How to Choose the Right 3D Printer Filament


Standard PLA is a good starting point for most 3D printing projects, as it is inexpensive, bio based/ non toxic, low emissions, has good bed adhesion, and resists warping and splitting, and comes in a rainbow of nice colors. You should select a different filament if you need the print to hold up to to the heat equivalent to of a hot car interior, or if more strength or dimensional accuracy is desired. PLA variants include HTPLA (High Temperature PLA), which improves strength and temperature resistance, and PLA blends that include other materials like carbon fiber, metals, wood, and aromatics for different cosmetic or performance attributes.

PETg and co-polyesters are stronger, and more temperature resistant than standard PLA, and are the most dimensionally accurate (minimal swelling or shrinking) filaments  we carry, while maintaining easy printability, low warping and splitting, and low emissions.
It’s good to have PETg or a co-polyester on hand as your regular “step up” filament.

ABS and High Impact ABS are a good mixture of heat resistance, strength, and price. If you need high heat resistance at a moderate price or the ability to solvent weld or solvent smooth, ABS is a good choice. ABS can be prone to warping and splitting, making PETg and co-polyesters a better choice day to day, as they are easier to print, and approach ABS in heat resistance.

Nylon is a great choice for parts that need to be durable and wear resistant. We carry a variety of Nylon blends from Taulman with different combinations of stiffness, flexibility, and strength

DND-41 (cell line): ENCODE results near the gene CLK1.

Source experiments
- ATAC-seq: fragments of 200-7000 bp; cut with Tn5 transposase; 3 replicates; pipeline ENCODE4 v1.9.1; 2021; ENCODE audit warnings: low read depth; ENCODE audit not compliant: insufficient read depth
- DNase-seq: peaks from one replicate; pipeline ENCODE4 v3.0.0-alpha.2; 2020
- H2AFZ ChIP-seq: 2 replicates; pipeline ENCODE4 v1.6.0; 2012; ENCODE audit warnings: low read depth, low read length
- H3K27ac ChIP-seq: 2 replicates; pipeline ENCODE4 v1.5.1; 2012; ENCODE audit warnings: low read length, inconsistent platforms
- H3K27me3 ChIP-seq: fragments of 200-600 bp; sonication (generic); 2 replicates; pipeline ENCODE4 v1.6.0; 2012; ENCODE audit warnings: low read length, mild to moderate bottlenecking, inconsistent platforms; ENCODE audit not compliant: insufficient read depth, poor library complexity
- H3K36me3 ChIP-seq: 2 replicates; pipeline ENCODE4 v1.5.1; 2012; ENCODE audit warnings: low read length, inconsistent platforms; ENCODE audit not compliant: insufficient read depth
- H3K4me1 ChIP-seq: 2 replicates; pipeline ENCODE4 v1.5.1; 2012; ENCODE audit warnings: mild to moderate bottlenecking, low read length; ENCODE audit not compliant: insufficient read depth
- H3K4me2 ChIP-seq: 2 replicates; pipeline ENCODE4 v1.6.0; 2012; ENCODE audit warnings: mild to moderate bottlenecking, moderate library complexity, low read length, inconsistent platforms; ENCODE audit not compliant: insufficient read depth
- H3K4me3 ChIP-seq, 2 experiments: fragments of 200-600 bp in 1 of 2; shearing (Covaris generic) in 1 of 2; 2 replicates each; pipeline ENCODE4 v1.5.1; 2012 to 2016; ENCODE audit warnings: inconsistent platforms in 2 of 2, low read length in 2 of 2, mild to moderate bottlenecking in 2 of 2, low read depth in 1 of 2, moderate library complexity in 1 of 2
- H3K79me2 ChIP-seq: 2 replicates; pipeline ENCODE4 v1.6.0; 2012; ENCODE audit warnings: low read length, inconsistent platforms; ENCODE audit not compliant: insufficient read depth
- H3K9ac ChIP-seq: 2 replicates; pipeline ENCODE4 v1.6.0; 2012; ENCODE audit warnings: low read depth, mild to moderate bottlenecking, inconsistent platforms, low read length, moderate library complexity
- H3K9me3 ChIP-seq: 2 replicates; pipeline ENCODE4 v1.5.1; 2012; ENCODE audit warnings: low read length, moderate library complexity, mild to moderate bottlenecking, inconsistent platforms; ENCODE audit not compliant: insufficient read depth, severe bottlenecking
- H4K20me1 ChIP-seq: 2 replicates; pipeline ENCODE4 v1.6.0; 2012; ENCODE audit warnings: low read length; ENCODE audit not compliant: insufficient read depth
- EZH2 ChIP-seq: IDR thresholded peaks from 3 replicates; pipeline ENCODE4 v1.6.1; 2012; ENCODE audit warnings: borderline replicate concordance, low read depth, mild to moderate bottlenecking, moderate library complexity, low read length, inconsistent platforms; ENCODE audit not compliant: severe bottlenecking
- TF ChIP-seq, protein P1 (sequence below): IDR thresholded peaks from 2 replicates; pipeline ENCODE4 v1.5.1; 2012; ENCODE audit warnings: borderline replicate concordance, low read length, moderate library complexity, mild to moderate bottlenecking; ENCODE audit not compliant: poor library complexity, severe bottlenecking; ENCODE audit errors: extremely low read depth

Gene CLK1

Tauman has a useful Material Selection chart that compares their materials to each other and also to other materials. Many Nylons can be dyed with fabric dye for custom colors and

Flexibles are a group of filaments with greater flexibility.
Ninjaflex and Semiflex are flexible and incredibly tough and wear resitant. Semiflex is moderately stiffer that Ninjaflex. Both require a toolhead that is compatible with flexible filaments
PCTPE can print on most any 3D printer, and can be dyed with fabric dye. It’s combination of toughness and flexibilty make it a great choice for printing phone cases.

HIPS is High Impact Poly Styrene- the same material plastic forks are made of. HIPS is an inexpensive filament that used to be very popular, but we typically only suggest it as a soluble support material that can be dissolved in D-Limonene for dual filament 3D printing applications.

PVA is a water soluble filament used primarily as support material for dual filament 3D printing applications. The E-Sun PVA we carry is soft enough to print through a Flexystruder without eroding the PTFE tube, making it a viable option to print as soluble support material for Nylon in a FlexyDually V2 toolhead

Here’s more detail on our filament options. Click IT-Works 3D printer filament guide for a pop-out of the whole chart below: